States' rights candidate launches gubernatorial campaign

By Valerie Baldowski


Henry County native, Ray McBerry, has kicked off his campaign for governor, well before the statewide elections in November 2010.

McBerry, a Republican, is one of 17 candidates who have signed a Declaration of Intent (DOI) to accept campaign contributions.

Other announced candidates are Daniel Alvin, Thurbert Baker, Roy Barnes, Elbert Bartel, Carl Camon, Nathan Deal, Karen Handel, Robert Ingram, Matthew Jamison, Eric Johnson, John Monds, John Oxendine, Berry Perkins, Dubose Porter, David Poythress, and James Scott. Casey Cagle is also listed, but withdrew from the race for health reasons. Cagle is now running in the Lieutenant Governor's race, according to Rick Thompson, executive secretary for the state Ethics Commission.

By law, said Thompson, candidates are not required to list their political affiliation on the DOI. The deadline to qualify for the 2010 gubernatorial race is April 30.

McBerry spoke to voters at the Henry County Administration Building in McDonough on Aug. 6, as part of his "States Rights" tour across Georgia. He was joined by Rep. Bobby Franklin, (R-Marietta); Rep. Steve Davis, (R-McDonough); Michael Frisbee, a candidate for the Congressional District 13 seat currently held by David Scott; and Jenny Hodges, national director of Pro-Life Unity, who is also McBerry's campaign manager.

McBerry is a strong supporter of the Second and 10th Amendments to the Constitution. "What we have right now is an out-of-control federal government," he said. "Ninety percent of what it has its hands in is outside the constitutional jurisdiction for the federal government."

The final, remaining "Constitutional solution," he said, is the 10th Amendment and the preservation of states' rights. Specifically, according to McBerry, states have the right, and the responsibility, to "rein in" the federal government, to prevent it from overstepping its boundaries.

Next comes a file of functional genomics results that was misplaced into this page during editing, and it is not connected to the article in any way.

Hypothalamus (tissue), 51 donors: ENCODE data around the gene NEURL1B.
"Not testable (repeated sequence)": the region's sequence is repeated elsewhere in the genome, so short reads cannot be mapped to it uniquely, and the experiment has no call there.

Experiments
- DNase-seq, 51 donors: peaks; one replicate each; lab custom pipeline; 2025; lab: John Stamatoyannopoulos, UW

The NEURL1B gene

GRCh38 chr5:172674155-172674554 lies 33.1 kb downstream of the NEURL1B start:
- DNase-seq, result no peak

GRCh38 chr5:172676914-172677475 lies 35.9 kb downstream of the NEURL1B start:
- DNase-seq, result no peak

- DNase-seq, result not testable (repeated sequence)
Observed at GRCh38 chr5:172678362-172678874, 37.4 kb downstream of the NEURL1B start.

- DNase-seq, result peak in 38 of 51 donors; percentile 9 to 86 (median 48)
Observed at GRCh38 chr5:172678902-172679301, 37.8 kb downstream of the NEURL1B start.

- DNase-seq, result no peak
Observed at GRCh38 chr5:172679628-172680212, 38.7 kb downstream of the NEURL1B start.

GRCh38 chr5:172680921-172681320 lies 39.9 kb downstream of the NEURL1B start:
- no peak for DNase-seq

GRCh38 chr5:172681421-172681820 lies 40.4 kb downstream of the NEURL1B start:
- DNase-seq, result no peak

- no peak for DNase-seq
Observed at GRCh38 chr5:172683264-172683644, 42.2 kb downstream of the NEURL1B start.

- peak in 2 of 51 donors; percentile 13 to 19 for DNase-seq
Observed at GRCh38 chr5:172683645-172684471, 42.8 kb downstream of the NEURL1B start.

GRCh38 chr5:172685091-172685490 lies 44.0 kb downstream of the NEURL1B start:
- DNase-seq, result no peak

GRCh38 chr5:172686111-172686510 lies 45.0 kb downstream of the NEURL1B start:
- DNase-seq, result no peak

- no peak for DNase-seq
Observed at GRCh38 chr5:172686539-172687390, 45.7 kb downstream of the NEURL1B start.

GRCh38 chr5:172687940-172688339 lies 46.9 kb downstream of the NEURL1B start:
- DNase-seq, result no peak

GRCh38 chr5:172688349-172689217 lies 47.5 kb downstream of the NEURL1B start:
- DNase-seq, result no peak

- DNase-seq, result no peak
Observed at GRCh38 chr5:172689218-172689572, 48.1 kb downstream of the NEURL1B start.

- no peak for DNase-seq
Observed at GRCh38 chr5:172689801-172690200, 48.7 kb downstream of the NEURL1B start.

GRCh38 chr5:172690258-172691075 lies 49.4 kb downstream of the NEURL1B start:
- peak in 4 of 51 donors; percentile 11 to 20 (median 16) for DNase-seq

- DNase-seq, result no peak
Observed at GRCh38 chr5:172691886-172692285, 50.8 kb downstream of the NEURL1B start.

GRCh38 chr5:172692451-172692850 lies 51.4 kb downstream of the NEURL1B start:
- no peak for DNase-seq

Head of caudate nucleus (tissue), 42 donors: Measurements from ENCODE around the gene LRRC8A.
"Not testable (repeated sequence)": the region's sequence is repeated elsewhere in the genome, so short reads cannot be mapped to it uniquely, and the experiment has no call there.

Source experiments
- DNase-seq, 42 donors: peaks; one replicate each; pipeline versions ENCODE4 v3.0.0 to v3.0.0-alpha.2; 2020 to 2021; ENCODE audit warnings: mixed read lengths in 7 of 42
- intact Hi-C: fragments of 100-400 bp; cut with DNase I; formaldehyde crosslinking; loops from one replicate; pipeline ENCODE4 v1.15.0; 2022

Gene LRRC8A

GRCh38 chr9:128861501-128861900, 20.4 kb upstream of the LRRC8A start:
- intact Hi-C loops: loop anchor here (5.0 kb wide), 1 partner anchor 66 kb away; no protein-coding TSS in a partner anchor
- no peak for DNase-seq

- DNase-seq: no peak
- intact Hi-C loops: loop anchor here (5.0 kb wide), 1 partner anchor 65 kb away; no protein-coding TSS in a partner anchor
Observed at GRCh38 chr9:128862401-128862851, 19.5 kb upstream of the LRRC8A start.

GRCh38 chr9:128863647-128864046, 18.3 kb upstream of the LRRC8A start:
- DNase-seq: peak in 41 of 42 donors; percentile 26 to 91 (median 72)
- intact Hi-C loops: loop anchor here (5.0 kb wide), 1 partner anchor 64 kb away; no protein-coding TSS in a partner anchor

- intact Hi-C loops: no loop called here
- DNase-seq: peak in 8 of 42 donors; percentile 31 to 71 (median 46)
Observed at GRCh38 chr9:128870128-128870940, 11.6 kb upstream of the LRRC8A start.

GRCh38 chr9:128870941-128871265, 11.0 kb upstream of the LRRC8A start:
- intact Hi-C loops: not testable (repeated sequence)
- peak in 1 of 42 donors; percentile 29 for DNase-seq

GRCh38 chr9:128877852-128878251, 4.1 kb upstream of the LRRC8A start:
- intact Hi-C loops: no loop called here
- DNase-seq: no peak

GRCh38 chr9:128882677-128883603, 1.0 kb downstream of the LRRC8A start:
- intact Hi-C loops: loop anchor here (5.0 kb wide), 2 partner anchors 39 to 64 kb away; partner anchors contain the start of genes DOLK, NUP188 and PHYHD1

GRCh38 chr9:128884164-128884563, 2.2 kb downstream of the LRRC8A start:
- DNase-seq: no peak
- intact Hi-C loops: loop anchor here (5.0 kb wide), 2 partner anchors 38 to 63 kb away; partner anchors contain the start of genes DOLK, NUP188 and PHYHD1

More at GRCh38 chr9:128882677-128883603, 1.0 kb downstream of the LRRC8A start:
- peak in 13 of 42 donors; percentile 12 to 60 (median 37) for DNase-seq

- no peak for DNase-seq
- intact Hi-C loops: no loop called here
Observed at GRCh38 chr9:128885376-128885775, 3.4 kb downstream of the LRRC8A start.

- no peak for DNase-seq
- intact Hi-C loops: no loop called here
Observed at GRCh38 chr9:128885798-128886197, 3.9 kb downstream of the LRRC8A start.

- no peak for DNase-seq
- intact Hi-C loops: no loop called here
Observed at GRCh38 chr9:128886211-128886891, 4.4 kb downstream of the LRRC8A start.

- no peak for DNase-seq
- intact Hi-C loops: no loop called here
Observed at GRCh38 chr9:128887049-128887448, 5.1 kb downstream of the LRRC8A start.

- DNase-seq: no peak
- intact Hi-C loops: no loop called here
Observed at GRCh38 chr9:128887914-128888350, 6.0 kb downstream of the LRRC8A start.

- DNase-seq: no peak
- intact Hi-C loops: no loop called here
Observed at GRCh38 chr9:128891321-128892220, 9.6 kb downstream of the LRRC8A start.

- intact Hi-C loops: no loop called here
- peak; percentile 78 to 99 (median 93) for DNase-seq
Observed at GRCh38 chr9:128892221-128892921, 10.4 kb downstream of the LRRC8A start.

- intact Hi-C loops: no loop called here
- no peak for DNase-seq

McBerry, 41, lives in Monroe County. He currently hosts "The Agenda," a show covering political topics, on local television station SBN-TV Channel 22, and for the past six years, has produced radio and TV commercials.

Before becoming involved in the media, he taught history for 10 years at the high school and college levels, including teaching at Patrick Henry High School in Henry County, and Atlanta Baptist College.

He holds an Associate Degree in Education from Clayton State College and University, a Bachelor of Science Degree in Education from Georgia State University, and a Master of Theology from Trinity Baptist Seminary.

McBerry said his campaign is the first gubernatorial campaign to initiate a legislative agenda to be introduced into the next Georgia General Assembly in January. There are eight, different "State Sovereignty" bills that have sponsors in the State House of Representatives, he said.

"All eight of these bills address specific federal encroachments on the state of Georgia," he added. "Each of them specifically states the remedies for the federal intrusions, and give penalties for federal entities that violate these different bills.

"This will restore the power to the people of Georgia, where it rightfully belongs," he said.

Rep. Franklin voiced support for the principles McBerry espoused. "I think we need someone in the governor's office who understands the limits the states placed on the federal government in the Constitution," he said. "The states created the federal government, not the other way around."

Although he is not affiliated with the McBerry campaign, Franklin said he and McBerry hold many of the same viewpoints. "Ray and I do share that common interest, in Constitutionally restrained government," said Franklin.

Despite being relatively unknown in a field of higher-profile gubernatorial candidates, McBerry, who officially announced his candidacy in early April, said he believes his odds for victory are good.

"We've only been actively campaigning for about four months," he said. "After only one month, the straw poll that was held statewide among the Republican Party had us running third in the governor's race. We've moved up in the race since then."